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Justin Bartie has given a boost to the Hamilton Christian basketball team and says he has gotten even more in return. (Rick Hickman / Special to the American Press)

Justin Bartie has given a boost to the Hamilton Christian basketball team and says he has gotten even more in return. (Rick Hickman / Special to the American Press)

Bartie gives, gets boost from transfer

Last Modified: Tuesday, February 11, 2014 1:37 PM

By Rhett Manuel / American Press

Hamilton Christian junior guard Justin Bartie isn’t your typical transfer.

Transferring from LaGrange, Bartie sought stability in both his personal life and in basketball.

He’s found that playing for the Warriors, where he’s given a late-season boost to a team leading District 4-1A with a 10-1 mark and is 19-7 overall.

Hamilton Christian can close out the district race this week, playing games against 4-1A foes South Cameron and Basile. The Warriors also sit in prime position to host a first-round playoff game as well.

“Justin gives us another valuable scorer,” Hamilton Christian head coach Dexter Washington said. “What it does it opens up a lot of the inside game for (forward) Brandon Blackwell and the middle for Kody Gamble. We’re a three-headed monster with a freshman point guard (Kenan Fontenot) who is doing a tremendous job.”

Bartie isn’t typical. He’s the rare teenager who asks for his teammates to be photographed with him for the American Press and keeps a picture of his grandfather and his grandmother, who passed away in 2008, in his locker before each game he plays.

Losing his grandmother is something that has affected Bartie in a positive way.

Three weeks before her death, a young Bartie had a conversation with her that would change his plans. At the time Bartie was an aspiring football player with big dreams.

“Our last conversation before she passed away, she asked me what I was going to be when I grew up and I said an NFL player,” he said. “She asked ‘You serious?’ and I told her I didn’t know. She said to try doing what your mom and dad did (and play basketball). I told her I’d do that for her. Three weeks later, she passed away.

“She never had the chance to see me play. So, it was hard for me to sit out (the transfer year).

Bartie isn’t typical. He acknowledges getting teammates involved as his favorite part of basketball. His eyes light up when talking about Blackwell and when asked about Fontenot, he states he “loves that dude.”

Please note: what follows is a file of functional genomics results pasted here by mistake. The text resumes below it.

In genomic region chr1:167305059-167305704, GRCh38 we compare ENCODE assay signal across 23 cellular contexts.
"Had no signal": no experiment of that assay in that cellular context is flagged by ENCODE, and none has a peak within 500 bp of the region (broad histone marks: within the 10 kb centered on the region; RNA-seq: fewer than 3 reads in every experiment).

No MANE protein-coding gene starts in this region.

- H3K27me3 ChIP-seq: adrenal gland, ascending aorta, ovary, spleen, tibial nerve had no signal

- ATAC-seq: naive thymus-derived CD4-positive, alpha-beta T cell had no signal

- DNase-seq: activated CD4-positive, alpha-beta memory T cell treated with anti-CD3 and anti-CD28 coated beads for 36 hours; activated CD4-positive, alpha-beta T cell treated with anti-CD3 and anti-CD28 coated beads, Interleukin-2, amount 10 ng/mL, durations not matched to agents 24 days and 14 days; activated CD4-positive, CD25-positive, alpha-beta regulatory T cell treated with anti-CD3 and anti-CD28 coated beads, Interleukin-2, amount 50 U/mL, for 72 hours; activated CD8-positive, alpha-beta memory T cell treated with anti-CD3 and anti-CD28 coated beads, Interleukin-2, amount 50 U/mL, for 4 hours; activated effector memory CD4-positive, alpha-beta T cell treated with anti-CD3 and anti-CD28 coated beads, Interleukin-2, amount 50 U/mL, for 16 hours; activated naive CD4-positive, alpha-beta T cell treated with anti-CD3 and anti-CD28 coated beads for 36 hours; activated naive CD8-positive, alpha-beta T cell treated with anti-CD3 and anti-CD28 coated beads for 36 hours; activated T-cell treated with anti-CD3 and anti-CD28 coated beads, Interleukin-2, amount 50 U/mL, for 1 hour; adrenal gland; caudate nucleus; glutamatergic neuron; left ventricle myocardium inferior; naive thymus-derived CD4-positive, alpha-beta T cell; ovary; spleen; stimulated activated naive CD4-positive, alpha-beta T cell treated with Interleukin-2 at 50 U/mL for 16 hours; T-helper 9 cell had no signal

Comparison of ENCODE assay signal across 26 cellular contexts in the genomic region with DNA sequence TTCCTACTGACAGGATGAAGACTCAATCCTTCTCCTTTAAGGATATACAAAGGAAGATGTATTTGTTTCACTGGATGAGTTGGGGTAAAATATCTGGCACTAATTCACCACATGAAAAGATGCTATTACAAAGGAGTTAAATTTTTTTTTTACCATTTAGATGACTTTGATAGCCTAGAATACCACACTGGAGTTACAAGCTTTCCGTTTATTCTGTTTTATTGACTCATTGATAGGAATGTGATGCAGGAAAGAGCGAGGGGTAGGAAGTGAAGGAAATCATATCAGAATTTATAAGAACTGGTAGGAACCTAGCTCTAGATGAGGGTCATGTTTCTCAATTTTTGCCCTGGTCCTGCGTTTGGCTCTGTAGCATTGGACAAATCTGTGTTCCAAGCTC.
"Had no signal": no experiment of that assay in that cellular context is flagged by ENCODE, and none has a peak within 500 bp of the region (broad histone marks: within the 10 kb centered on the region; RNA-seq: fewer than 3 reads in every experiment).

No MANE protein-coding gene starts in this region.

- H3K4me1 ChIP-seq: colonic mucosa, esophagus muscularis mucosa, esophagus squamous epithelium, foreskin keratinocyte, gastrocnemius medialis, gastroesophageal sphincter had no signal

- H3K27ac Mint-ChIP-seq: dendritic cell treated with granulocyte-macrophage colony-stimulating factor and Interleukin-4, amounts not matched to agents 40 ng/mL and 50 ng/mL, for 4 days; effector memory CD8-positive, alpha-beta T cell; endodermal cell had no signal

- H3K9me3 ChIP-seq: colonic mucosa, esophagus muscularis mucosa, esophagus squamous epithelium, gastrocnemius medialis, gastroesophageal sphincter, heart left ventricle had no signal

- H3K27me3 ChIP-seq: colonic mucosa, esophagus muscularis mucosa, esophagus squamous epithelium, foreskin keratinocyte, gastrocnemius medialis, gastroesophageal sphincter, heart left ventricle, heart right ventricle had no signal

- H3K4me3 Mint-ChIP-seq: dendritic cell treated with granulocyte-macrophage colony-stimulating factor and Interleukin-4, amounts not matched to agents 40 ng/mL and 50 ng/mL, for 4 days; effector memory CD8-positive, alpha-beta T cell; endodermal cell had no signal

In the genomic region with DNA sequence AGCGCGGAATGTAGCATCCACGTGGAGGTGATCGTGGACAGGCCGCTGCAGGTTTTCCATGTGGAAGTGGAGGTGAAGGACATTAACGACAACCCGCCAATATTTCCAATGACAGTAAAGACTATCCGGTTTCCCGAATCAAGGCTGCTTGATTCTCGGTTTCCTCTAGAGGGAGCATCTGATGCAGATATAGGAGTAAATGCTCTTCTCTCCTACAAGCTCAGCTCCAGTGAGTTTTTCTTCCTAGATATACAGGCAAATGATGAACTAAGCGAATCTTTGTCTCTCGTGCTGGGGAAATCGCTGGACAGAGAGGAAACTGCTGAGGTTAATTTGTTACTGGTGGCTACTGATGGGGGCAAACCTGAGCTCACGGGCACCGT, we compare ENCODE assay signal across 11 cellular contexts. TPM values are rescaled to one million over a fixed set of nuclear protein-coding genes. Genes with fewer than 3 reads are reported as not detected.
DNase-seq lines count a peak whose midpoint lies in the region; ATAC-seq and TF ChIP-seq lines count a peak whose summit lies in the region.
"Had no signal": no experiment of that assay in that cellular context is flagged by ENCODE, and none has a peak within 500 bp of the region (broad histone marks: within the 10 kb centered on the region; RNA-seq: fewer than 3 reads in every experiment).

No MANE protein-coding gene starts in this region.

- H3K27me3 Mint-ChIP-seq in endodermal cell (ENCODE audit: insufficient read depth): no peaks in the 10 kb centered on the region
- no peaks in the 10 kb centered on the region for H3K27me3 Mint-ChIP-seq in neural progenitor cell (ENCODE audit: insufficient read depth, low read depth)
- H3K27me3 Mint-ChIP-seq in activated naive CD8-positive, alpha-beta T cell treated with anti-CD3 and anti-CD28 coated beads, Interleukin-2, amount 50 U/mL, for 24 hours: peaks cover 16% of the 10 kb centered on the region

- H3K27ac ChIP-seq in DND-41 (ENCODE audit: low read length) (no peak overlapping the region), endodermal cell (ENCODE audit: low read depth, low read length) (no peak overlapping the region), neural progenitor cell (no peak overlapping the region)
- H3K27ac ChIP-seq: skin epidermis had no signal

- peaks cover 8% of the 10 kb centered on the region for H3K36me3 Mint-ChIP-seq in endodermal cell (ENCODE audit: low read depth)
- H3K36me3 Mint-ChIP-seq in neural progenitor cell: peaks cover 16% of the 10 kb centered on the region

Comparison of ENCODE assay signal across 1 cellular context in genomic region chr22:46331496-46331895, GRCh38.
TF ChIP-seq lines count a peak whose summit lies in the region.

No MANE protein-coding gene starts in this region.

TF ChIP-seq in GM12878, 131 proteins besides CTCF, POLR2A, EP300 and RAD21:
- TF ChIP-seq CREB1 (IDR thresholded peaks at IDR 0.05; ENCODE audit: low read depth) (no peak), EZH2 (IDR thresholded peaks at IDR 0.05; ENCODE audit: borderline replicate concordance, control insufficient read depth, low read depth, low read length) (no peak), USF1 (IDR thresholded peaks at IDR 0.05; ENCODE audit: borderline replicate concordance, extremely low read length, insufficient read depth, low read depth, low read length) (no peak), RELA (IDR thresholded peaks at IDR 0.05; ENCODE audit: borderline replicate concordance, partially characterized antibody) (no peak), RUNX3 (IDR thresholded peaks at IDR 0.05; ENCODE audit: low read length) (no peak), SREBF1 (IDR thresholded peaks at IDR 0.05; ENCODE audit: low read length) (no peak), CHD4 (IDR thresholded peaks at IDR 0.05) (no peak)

“It was kind of hard sitting out because I love the game so much,” he said. “Whenever it was my time to come in, it was a warm welcome and I was just happy to be able to play.”

Bartie isn’t typical. He cites his desire to grow in his Christian faith as a big reason for transferring to Hamilton Christian despite not knowing much about the basketball program.

“I wanted to better my Christian (walk) and get closer to God,” he said. “I saw an opportunity to come to Hamilton so I took it. When I came here, I didn’t know much about the basketball team. But I watched them and thought they were pretty nice. So I asked Coach Washington if I could join the team and he let me. After that, it kept on progressing.”

Bartie isn’t typical. He appears genuinely excited to be playing for Washington, an intense coach who has high expectations for his team, and to be playing alongside his teammates.

“It’s going to be very intense,” he said. “He’s always going to get in your face and try to get the best out of you, as well as all the other coaches. All my teammates, they’re good teammates and anybody who wants to be a part they’ll welcome.”

With another year of eligibility, he hopes that he and his school are building something special. But, as was typical, it came with a introspective caveat.

“We have the talent, it’s just an immaturity issue like coach talks about,” Bartie said. “That’ll stop us, along with (other potential issues).

“If we don’t win (a championship) this year, then next year we’ll have had a year to gel with one another and we’ll have a good shot to win it. I’m very confident in our team.”

Justin Bartie isn’t typical. In this case, it looks to be a good thing for he and Hamilton Christian.

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